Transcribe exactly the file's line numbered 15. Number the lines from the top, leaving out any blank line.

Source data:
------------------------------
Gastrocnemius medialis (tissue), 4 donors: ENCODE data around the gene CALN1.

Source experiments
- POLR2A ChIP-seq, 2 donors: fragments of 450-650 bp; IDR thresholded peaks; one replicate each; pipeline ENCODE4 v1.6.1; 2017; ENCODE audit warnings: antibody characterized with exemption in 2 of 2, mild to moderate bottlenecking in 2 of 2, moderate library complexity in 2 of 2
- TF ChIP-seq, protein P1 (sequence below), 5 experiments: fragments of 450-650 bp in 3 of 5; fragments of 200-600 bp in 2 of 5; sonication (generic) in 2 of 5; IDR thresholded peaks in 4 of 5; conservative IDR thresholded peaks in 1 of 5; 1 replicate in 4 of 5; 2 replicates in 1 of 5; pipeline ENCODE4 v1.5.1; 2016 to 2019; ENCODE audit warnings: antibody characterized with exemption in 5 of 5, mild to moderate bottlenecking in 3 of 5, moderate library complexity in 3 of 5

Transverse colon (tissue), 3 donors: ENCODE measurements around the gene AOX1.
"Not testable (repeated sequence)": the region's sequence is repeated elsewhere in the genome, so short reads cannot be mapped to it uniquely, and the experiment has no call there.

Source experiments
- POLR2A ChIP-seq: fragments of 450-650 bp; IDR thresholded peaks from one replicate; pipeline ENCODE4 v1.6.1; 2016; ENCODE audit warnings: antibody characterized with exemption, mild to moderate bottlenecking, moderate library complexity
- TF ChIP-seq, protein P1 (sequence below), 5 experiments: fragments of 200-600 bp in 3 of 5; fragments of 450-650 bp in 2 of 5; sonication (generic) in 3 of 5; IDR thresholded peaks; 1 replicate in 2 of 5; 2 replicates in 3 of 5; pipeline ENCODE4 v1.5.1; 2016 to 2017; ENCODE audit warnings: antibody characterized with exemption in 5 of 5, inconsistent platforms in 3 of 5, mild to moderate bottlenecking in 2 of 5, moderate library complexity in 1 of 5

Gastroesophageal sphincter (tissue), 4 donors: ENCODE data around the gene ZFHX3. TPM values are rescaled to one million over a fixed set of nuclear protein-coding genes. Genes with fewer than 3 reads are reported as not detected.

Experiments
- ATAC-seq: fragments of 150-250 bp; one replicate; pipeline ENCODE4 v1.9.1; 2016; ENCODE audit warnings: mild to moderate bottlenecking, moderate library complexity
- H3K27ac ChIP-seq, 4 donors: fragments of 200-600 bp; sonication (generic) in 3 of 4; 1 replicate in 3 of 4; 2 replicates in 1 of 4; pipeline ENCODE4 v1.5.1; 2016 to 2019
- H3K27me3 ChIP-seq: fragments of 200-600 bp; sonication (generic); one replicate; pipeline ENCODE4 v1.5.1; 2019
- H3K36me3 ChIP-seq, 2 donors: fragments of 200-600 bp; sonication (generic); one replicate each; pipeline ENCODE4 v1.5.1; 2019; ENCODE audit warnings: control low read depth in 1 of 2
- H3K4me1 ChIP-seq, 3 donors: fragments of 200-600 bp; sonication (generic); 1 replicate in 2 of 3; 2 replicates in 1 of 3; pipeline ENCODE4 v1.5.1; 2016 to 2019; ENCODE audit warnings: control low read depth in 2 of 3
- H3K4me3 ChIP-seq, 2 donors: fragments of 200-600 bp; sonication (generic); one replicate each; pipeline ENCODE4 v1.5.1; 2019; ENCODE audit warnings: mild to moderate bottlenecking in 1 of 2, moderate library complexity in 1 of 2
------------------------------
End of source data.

- H3K36me3 ChIP-seq, 2 donors: fragments of 200-600 bp; sonication (generic); one replicate each; pipeline ENCODE4 v1.5.1; 2019; ENCODE audit warnings: control low read depth in 1 of 2